The first 20 minutes of physical activity per session confer the most health perks, at least in terms of longevity, Dr. Lee said. As you continue working out, “the bang for your buck starts to decrease” in terms of tangible health rewards, she added.

4) Greg Sargent, “Rising GOP anger at Mitch McConnell offers a lesson for Democrats”

Republicans have staged a carnival of fake outrage ever since Sen. Joe Manchin III announced support for a massive climate and health-care package. Their claim: The West Virginia Democrat and his party double-crossed them by announcing a deal just after Senate Republicans helped pass industrial policy making us competitive with China.

There’s a lesson in this for Democrats: Procedural hardball works.

You can see this in rising GOP anger at Senate Minority Leader Mitch McConnell. The Kentucky Republican, angry lawmakers say, has been too willing to agree to bipartisan deals on legislation — which allowed that alleged double-cross to happen, catching him flat-footed.

CNN reports on new “internal tensions” in the party, with House Republicans faulting McConnell for negligently letting bipartisanship break out on infrastructuregun control and the Chips and Science Act. That bill invests $280 billion in shoring up the semiconductor industry and in science and technology development, and just passed both houses

Regardless, there’s a moral in this story for Democrats: There is often no serious penalty for political hardball, no matter how far it pushes the procedural envelope.

Republicans have strained vigorously to gin up outrage over the Democrats’ procedural handling of all this. House Republicans raged that the Manchin deal required them to sink the chips bill. Senate Republicans held up a measure to provide health care to veterans suffering from burn pit exposure, though there’s some dispute about the motive. And Sen. Susan Collins (Maine) declared the Democrats’ perfidy would make it harder to win GOP support for a bill codifying same-sex marriage.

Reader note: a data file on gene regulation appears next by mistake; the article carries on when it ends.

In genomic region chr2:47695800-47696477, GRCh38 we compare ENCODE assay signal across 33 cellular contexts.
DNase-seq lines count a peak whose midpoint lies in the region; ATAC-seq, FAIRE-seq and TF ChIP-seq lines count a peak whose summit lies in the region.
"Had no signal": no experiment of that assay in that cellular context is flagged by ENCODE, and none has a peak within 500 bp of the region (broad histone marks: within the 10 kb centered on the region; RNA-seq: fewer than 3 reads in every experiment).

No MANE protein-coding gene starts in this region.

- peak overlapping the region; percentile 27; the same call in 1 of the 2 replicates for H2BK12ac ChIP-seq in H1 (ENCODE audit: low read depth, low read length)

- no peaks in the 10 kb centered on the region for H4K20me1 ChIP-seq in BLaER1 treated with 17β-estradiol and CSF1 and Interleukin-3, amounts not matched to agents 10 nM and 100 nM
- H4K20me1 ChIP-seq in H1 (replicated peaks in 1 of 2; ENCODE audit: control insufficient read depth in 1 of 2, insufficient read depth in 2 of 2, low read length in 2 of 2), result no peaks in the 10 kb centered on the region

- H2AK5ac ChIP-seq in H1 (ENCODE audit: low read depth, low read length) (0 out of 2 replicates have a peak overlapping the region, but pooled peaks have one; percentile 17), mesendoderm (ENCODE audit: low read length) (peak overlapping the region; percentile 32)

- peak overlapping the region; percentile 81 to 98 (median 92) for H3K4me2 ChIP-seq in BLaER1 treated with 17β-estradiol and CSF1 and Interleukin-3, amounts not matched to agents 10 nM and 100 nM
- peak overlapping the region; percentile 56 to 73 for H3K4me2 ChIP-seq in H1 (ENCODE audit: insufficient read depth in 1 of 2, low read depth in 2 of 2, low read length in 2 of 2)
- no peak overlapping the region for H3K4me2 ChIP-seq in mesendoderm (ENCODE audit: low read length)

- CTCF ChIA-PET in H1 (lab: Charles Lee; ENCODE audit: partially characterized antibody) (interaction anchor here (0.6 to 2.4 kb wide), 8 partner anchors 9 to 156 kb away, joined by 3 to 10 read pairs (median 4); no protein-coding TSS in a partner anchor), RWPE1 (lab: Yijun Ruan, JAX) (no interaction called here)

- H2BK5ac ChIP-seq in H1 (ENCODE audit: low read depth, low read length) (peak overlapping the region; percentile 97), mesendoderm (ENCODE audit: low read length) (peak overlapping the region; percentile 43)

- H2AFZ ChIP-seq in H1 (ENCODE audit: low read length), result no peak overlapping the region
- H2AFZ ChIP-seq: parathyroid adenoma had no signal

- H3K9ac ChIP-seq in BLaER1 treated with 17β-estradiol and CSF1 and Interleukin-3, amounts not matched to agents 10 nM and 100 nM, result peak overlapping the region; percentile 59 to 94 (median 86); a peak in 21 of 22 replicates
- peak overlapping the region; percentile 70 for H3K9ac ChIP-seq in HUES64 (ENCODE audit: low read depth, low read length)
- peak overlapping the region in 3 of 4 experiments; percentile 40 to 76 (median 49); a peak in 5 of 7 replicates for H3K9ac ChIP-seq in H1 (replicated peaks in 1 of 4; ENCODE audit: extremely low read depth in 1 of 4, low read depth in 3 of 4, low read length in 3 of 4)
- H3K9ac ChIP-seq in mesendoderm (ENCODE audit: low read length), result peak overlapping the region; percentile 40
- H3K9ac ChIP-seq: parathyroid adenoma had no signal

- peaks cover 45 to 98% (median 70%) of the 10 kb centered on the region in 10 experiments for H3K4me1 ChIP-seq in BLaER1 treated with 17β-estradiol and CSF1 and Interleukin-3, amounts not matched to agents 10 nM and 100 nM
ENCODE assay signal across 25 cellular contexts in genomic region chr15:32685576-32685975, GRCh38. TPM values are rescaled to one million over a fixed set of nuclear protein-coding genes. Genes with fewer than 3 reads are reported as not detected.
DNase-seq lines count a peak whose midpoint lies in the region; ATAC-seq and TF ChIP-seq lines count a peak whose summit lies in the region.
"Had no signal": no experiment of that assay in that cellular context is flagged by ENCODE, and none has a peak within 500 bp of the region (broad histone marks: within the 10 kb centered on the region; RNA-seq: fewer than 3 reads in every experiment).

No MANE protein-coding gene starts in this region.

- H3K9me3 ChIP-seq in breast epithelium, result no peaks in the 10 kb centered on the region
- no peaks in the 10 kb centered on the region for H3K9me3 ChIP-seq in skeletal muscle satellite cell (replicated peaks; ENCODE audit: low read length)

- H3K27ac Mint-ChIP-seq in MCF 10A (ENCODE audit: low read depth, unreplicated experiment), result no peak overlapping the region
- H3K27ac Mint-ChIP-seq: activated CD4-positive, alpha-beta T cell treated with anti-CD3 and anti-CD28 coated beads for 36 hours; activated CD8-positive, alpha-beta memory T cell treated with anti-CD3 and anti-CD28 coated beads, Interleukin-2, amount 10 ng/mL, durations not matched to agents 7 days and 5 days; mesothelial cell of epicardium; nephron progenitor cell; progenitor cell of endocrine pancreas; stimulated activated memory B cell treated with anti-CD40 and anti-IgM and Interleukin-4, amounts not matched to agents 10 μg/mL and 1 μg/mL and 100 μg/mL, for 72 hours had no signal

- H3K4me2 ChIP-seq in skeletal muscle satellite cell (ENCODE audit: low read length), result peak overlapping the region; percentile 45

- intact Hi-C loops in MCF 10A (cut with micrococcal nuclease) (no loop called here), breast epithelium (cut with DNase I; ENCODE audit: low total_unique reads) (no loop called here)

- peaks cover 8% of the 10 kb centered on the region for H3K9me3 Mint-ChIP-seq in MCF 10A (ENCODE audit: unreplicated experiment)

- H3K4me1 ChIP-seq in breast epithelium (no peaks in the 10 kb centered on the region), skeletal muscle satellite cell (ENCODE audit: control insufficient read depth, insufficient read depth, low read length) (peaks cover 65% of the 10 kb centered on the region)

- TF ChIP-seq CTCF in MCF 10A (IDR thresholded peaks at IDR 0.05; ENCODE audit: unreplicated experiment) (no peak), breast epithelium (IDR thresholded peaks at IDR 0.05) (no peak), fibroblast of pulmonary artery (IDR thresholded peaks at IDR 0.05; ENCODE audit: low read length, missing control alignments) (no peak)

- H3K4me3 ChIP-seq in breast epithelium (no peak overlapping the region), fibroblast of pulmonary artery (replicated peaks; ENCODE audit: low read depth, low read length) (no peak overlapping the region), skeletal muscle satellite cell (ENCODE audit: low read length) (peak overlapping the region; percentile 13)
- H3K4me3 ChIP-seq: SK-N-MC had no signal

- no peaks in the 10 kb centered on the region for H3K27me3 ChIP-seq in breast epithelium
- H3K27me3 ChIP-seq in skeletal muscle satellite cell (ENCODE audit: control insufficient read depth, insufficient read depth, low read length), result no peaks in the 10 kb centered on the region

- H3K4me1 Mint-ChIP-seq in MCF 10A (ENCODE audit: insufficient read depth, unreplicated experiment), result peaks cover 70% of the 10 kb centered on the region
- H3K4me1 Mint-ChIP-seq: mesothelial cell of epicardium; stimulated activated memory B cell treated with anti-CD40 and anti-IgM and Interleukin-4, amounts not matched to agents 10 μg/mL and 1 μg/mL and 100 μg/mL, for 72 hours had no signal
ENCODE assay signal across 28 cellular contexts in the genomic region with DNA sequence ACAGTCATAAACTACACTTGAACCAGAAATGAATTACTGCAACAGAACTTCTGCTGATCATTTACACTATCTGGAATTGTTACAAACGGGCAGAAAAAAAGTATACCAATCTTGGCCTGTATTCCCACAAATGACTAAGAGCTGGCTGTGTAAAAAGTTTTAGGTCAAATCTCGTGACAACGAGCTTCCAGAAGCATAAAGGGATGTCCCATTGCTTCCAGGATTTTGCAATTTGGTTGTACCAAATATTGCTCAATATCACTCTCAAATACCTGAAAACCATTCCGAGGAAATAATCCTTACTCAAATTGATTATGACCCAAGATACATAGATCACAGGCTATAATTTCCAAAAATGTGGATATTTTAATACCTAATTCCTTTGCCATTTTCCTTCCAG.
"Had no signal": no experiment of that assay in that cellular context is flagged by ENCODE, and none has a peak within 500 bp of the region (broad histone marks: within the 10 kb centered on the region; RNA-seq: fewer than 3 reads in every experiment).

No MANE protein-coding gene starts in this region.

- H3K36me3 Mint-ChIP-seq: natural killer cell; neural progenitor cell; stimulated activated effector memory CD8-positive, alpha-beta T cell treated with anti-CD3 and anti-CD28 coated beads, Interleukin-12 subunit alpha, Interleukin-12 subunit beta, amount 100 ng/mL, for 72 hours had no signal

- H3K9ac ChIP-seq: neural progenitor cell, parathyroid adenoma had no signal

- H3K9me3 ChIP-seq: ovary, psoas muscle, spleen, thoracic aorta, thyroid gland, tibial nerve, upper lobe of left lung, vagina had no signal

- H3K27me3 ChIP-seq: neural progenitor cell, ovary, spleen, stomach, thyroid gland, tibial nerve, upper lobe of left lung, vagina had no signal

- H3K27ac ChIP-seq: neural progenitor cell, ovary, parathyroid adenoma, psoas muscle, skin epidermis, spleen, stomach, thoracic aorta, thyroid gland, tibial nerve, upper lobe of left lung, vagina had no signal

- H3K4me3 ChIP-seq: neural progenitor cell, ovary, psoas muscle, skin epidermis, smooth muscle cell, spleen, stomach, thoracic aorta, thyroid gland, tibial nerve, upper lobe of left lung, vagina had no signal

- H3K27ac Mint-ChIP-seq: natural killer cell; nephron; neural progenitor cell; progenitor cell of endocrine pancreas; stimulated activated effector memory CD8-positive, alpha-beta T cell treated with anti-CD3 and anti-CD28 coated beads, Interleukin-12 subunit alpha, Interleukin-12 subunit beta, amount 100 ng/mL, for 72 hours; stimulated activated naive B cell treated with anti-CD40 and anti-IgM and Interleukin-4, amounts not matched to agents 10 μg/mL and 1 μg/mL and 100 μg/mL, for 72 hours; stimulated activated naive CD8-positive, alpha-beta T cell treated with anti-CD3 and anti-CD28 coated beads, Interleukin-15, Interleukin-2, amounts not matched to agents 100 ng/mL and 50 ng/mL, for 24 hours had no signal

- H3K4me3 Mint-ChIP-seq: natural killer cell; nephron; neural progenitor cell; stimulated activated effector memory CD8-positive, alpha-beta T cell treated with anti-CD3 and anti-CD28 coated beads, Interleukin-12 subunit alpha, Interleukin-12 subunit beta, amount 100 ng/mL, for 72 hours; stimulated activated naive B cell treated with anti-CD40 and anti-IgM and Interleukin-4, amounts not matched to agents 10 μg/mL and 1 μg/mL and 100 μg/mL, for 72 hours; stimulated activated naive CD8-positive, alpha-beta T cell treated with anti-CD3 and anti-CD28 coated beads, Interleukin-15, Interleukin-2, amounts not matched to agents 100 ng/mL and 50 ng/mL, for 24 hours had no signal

That’s absurdly revealing: The explicit admission is that the merits of the same-sex marriage bill (and possibly the burn pit bill) are beside the point. If Republicans do sink that measure, it will be because Democrats used their authority under the simple-majority reconciliation process to pass something entirely unrelated to it!

But that aside, here’s the thing: None of that fake outrage will matter in the least.

5) Nice summary of evidence on food and weight loss from Eric Barker:

Here’s the neuroscience of eating less and staying fit:

  • Beware “Food Reward”But blander foods aren’t fun! (Which is why you’ll eat less of them.)
  • Reduce Food Variety: Say you ate steak for dinner. If dessert was more steak, you’d be a lot less likely to eat it.
  • Control Your Environment: Discipline at the grocery store. And put all your tasty snacks in a jar. On a high shelf. In another country.
  • “High Satiety” Foods: Eat meat, fish, oatmeal, vegetables… Okay, I’m just typing that and I already feel full.